Home Safety for Elderly Loved Ones

Cenetta Lee

If a doctor tells you that your ailing relative is ready to go home from the hospital but needs constant care at home or determines that your loved one has an ailment requiring “24/7″ care, you, the primary caregiver, may need to address a few home-safety issues. Consider taking these safety precautions during or after completing your de-cluttering project:

Minimum cost

•    Remove throw rugs to prevent falls.
•    Put adhesive strips in bottom of tub and shower.

Medium cost

•    Install easy-to-reach light switches.
•    Install light fixtures for adequate illumination of living areas.

Higher cost

•    Install grab-rails in bathroom near toilet, tub and shower.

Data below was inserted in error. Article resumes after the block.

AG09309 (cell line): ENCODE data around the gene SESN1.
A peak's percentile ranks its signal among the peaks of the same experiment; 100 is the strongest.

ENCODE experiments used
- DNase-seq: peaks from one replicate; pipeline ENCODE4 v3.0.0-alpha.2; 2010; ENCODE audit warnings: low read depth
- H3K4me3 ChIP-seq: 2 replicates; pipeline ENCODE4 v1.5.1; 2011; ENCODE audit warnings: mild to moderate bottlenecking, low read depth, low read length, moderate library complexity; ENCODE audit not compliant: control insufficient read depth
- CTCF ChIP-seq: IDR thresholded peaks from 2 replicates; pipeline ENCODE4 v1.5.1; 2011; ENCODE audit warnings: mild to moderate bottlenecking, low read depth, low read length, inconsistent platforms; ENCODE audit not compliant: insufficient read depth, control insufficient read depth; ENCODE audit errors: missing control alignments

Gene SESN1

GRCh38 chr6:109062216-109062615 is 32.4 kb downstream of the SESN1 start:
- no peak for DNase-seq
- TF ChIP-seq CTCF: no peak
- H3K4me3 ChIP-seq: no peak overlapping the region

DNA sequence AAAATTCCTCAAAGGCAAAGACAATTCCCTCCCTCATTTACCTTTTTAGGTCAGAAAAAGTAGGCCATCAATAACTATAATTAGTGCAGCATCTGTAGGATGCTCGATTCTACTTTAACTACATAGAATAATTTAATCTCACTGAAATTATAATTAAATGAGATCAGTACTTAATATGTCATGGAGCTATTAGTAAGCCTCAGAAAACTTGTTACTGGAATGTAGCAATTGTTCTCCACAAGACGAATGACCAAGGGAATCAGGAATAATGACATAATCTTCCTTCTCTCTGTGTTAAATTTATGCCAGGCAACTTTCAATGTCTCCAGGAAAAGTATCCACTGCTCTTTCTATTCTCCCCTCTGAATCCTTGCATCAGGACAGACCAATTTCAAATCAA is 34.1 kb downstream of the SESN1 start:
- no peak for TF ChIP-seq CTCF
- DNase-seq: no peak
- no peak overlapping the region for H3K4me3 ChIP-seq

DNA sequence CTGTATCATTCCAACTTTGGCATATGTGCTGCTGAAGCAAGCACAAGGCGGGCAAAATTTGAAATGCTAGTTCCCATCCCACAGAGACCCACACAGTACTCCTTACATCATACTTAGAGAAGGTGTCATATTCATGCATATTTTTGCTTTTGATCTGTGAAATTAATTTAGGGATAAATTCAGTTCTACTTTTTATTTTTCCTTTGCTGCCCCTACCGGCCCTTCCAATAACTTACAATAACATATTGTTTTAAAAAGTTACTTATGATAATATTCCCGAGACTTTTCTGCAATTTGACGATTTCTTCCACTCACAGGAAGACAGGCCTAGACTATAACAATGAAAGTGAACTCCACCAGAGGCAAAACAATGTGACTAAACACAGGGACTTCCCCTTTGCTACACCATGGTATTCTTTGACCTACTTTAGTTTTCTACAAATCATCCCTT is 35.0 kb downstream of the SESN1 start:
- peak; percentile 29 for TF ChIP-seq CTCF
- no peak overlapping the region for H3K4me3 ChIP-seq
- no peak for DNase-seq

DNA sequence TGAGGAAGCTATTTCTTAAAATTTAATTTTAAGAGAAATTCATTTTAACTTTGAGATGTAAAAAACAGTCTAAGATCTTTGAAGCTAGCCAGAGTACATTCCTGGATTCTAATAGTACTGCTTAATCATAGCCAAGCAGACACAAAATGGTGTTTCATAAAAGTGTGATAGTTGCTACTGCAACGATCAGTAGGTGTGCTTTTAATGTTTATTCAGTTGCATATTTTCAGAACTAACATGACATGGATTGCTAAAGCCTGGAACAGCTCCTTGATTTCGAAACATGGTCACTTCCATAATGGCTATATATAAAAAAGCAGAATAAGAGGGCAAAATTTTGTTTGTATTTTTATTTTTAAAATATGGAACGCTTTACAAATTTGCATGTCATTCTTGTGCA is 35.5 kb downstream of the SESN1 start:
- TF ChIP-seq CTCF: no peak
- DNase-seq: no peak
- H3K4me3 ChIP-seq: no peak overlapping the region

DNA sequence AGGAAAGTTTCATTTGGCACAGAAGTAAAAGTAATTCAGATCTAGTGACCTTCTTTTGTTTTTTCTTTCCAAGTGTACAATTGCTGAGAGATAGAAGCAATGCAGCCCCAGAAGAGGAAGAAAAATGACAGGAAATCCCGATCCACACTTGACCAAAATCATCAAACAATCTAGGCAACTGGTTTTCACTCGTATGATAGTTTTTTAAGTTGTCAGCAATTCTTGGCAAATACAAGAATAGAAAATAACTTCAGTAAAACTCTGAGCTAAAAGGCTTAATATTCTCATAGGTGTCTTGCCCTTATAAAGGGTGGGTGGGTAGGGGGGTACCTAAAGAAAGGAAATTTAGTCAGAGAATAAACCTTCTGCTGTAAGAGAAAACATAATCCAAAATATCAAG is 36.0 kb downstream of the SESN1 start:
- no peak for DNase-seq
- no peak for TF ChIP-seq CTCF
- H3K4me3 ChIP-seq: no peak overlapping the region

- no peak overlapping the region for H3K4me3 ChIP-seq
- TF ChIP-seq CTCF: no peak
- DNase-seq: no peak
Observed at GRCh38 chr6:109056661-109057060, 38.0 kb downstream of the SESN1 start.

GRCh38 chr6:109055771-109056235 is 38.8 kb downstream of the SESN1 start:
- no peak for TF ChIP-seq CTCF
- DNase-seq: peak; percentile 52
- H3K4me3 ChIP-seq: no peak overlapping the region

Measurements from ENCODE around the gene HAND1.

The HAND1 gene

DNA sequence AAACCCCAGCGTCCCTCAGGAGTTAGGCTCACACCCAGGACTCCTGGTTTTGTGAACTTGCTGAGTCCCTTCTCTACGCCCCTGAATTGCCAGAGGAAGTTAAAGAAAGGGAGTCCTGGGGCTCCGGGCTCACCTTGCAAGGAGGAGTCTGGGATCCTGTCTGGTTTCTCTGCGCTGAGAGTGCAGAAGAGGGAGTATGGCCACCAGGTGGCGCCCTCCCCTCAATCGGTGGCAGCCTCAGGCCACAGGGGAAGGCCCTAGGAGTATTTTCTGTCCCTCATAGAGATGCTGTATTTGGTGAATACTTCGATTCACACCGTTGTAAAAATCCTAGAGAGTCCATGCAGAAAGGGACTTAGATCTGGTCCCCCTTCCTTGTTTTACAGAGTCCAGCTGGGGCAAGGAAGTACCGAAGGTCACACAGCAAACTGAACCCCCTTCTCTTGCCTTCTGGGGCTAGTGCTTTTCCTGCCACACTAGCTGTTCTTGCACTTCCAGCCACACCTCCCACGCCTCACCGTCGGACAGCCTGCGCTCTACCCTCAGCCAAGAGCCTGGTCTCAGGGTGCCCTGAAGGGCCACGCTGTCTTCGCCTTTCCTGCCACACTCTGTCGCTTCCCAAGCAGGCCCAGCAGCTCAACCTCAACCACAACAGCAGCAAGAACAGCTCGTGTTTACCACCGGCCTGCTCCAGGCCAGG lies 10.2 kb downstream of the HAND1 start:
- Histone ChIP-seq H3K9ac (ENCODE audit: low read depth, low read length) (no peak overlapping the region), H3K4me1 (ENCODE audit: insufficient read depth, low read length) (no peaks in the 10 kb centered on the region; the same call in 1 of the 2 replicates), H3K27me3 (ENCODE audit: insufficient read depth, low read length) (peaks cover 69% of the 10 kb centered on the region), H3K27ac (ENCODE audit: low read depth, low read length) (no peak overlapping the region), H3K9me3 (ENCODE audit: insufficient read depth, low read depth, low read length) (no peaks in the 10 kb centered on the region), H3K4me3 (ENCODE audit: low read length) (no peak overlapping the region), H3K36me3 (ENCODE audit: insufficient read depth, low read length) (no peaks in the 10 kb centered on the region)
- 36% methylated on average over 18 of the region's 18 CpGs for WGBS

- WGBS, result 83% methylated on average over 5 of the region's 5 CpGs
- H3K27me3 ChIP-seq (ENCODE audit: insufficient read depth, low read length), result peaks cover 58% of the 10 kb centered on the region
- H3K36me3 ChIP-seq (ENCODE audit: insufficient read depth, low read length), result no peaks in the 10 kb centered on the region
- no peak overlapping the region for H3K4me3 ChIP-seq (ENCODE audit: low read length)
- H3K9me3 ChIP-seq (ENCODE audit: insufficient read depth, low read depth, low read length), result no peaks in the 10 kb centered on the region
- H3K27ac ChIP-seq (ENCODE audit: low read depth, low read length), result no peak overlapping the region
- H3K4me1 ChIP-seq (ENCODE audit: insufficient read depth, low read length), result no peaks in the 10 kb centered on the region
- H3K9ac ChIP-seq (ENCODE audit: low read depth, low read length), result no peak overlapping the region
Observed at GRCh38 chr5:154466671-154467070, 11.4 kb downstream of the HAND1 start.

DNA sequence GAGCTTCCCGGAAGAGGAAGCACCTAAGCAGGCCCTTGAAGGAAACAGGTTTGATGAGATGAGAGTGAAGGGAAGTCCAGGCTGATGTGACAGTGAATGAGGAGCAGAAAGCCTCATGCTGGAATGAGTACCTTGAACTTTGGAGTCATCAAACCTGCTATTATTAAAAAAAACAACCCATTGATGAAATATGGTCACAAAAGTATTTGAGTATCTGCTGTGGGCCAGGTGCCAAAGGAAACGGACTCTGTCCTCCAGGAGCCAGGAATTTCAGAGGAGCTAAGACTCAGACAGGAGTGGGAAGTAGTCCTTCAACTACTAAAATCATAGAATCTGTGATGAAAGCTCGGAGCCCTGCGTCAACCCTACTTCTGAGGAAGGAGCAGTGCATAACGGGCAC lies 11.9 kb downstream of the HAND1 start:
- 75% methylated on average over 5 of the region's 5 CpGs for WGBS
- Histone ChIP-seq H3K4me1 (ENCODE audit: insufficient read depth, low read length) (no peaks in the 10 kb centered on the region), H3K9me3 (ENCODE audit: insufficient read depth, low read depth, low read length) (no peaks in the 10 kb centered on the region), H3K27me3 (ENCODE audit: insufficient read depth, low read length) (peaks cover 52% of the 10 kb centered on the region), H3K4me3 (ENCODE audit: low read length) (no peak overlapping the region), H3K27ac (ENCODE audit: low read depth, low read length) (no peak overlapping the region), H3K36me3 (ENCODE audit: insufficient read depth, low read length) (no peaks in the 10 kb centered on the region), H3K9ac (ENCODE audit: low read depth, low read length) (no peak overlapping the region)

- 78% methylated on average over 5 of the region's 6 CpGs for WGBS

•    Install or rent a ramp for wheelchair access.
•    Replace step-in tub with a walk-in shower.

For sources on how to conduct a home-safety assessment, contact agencies that provide services for the elderly or your relative’s doctor. Or click the links below:

Medical Alert Reviews

A Housing Safety Checklist for Older People

You can also find home safety checklists in these books:

Breininger, Dorothy. Benson, Lynn. Bittick, Debby. The Senior Organizer: Personal, Medical, Legal and Financial. 2006.

Powell, Don. Healthier at Home: The Proven Guide to Self Care and Being a Wise Health Consumer. 2005.